Larry and Barry Wonder about the Acceptance of Royalties
Published by Arthur Lipper

Larry and Barry Wondering Why Royalties
Are Not Already The Standard Way
Of Financing Companies

Arthur Lipper

Larry: I don’t get it.

Barry: What is your current unsolved mystery?

Larry: We know that royalties are the better way of financing businesses. We get the money for a negotiated percentage of our revenues and get to keep all of the ownership of our company.

Barry: Yes, and no one tells us how much to pay ourselves or what kind of cars the company should lease for our use or if we should buy a competitor and how much stock or cash we use.

Larry: Yeah, and no one tries to change our policies about the payment of commissions to those who help us make sales, or fusses when we decide to do some research which will not add to profits for another few years.

Barry: Yes and if we want we can always exercise our redemption right and buy back the royalty.

Larry: That’s if we hadn’t already bought some of the outstanding royalties as a result of our making offers to those royalty holders wanting a quick profit and liquidity.

Barry: So what’s wrong, what are we missing, as it seems this is the way any business owner truly believing in the likely significant increase in future value of his business should want to go.

Larry: Maybe they are afraid to project annual revenues.

Barry: Why should that be a problem, as the company doesn’t have to guarantee that they will be successful in achieving the projected revenues? It all depends on the deal negotiated.

Larry: But it is true that if the company takes more of the risk by assuring minimum levels of royalty payments, irrespective of revenue growth, a lower royalty rate can be agreed upon.

Barry: Yes, and they even have a deal where if we project revenues very conservatively and exceed the projected levels for an agreed number of years the royalty rate is decreased for future years. It’s like what really happens in a negotiation between knowledgeable parties and it’s called

Larry: Sure and there is also a penalty if we come up short in the revenues projected for a number of years.

Barry: Their sure makes it attractive to both the investors and business owners as after the debt is repaid the royalty rate is so very low. This is the deal structure they suggested for us.

Larry: Their loan rate was only about 20% to 30% higher than the bank charges its best credit-wise customers and the banks had no interest in doing a term loan with us. Their 2% going to 1% of revenues after the repayment really works very well for both of us.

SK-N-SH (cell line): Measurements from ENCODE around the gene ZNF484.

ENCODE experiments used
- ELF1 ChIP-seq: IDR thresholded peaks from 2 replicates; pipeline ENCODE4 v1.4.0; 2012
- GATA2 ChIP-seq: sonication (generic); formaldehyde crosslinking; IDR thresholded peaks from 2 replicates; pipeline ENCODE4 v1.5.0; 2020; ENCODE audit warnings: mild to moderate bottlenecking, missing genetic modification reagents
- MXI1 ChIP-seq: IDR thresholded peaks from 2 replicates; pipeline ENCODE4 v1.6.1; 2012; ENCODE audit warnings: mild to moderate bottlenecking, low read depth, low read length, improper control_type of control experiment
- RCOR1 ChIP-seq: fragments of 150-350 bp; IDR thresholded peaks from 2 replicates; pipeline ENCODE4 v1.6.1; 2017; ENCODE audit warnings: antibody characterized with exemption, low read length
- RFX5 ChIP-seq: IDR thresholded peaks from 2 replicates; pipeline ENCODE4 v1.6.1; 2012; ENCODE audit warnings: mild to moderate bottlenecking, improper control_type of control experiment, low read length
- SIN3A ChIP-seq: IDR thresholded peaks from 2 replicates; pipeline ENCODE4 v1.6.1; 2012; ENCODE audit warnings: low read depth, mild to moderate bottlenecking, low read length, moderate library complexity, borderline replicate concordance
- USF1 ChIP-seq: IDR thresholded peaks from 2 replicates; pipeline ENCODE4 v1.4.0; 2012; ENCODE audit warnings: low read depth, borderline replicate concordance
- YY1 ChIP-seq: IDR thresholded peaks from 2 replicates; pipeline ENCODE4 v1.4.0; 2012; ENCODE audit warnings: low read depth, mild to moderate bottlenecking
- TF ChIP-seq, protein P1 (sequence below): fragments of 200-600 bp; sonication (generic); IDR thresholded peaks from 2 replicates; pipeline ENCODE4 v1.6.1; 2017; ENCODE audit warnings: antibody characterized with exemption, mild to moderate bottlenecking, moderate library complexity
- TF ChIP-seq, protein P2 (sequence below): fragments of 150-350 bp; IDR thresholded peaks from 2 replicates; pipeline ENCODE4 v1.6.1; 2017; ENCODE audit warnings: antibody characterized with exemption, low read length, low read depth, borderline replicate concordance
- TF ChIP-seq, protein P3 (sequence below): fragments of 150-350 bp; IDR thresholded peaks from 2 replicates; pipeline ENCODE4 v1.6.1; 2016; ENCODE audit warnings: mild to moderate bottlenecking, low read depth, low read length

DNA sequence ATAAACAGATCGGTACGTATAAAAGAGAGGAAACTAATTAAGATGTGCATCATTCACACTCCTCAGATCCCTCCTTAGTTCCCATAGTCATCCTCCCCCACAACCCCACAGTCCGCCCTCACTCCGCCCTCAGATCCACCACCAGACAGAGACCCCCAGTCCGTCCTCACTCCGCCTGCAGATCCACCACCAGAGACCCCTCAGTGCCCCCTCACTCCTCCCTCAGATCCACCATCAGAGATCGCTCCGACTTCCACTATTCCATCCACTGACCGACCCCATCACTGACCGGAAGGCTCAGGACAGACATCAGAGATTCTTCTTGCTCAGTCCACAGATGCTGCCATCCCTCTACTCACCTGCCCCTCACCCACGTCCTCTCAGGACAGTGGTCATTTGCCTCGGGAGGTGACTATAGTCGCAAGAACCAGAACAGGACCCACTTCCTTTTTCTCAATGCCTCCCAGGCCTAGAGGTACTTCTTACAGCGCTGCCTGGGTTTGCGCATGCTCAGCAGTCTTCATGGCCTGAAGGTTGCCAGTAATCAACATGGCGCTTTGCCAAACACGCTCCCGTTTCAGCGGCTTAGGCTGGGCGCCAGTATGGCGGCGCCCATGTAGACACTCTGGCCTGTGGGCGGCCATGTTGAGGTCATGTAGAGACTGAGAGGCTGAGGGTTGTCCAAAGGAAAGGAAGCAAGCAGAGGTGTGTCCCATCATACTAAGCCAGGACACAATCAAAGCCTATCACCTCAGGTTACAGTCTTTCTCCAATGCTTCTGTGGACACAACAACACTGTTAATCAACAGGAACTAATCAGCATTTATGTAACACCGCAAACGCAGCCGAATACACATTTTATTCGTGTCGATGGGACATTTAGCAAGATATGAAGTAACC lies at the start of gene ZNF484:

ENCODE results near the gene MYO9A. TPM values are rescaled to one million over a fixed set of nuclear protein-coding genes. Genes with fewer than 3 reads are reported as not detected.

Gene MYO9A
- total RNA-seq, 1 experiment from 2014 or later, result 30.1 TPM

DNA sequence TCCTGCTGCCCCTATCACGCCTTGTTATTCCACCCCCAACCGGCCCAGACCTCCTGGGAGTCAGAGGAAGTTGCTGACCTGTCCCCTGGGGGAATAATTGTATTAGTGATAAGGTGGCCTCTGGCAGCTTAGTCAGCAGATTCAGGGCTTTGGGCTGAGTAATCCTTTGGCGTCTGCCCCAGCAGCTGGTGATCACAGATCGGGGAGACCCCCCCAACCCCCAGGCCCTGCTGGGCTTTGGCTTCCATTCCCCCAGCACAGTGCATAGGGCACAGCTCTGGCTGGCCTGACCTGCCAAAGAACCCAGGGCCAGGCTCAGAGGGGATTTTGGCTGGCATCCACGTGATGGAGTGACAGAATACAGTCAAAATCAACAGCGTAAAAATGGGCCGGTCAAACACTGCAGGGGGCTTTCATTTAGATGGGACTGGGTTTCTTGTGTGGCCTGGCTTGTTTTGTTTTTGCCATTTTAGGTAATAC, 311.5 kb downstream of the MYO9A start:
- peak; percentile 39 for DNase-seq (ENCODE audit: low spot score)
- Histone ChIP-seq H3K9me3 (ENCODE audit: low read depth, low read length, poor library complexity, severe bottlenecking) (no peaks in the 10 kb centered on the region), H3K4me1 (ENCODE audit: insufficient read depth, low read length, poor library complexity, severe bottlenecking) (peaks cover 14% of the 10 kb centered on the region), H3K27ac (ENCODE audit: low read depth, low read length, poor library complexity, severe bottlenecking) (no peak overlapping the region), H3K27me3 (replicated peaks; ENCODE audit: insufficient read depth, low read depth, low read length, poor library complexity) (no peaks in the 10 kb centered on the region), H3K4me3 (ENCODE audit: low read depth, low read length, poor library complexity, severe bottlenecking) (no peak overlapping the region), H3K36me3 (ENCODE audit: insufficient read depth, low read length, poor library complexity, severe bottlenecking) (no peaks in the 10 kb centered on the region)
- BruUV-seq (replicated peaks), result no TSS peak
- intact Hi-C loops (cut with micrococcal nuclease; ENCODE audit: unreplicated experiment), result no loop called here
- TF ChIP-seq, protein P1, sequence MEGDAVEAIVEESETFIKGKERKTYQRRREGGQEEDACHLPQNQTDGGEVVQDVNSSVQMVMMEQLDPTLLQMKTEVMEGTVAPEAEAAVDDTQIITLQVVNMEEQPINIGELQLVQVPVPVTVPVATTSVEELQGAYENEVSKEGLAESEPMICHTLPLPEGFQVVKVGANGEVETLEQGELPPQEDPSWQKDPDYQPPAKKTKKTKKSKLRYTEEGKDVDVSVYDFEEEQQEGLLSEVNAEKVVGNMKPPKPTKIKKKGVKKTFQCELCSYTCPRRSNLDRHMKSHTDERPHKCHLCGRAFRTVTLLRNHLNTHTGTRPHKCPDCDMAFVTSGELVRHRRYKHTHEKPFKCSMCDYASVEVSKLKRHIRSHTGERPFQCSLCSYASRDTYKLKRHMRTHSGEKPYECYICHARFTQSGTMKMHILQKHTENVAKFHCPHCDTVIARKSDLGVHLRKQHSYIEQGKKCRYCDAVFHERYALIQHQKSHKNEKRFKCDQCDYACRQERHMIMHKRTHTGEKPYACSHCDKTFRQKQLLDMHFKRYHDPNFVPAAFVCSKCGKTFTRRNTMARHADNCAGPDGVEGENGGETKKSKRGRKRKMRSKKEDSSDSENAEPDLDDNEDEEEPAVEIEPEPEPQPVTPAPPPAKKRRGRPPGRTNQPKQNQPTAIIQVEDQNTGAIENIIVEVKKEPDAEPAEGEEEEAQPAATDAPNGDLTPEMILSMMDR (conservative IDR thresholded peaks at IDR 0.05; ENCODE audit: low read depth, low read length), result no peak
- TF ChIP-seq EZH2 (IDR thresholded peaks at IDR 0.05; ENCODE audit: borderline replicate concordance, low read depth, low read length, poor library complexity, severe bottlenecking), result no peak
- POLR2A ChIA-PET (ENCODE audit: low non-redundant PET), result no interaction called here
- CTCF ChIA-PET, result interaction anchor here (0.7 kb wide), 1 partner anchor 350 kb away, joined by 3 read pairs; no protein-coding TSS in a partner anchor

Barry: It must be some fears that prompts business owners to sell stock in their companies at a valuation which they will regret if the company does as well as they tell the investors will be the case.

Larry: And that is where the problems start, as all the investors want is reported profits at a level justifying the price they paid for their shares, even if that means we are paying more in taxes than if we took a longer term view and spent current profit-reducing money to make future money.

Barry: It is such a logical approach that I can’t figure out why all business owners wouldn’t use royalties to grow their business on a non-equity dilutive basis and without the legal and internal political problems which result when the inevitable conflicts arise between the investors and we, the major shareholders.

Larry: So the only other fear can be that of projecting revenues, and that shouldn’t be a problem for honest business owners as the structure of the deal can accommodate the dependence on projected revenues.

Barry: It is probably the investment bankers and lawyers who are reluctant to do something new to them, especially when the present structures are profitable and familiar for and to them.

Larry: Perhaps their Royalty Issuer Assured Return approach is best as then the focus of the investor would be on getting the minimum return regardless of the projected revenues being achieved.

Barry: Yes, I liked the approach as then we would be able to negotiate the lowest level royalty rate since we are picking up the risk, instead of the investor.

Larry: Then all we have to do is make the investor comfortable that we will stay in business to pay the negotiated minimum quarterly royalties, with the growth of the projected revenues being gravy.

Barry: It is also true that some investors will not be satisfied with just our assurance as to the minimum payments. If this becomes a problem we should be able to pay someone a fee to get an endorsement or third party guarantee for all or some part of the risk.

Larry: That’s funny as what could happen is the person guaranteeing the payment of the minimum royalties would likely just decide to do the deal themselves.

Barry: That’s called an elegant problem and we should only be so lucky.

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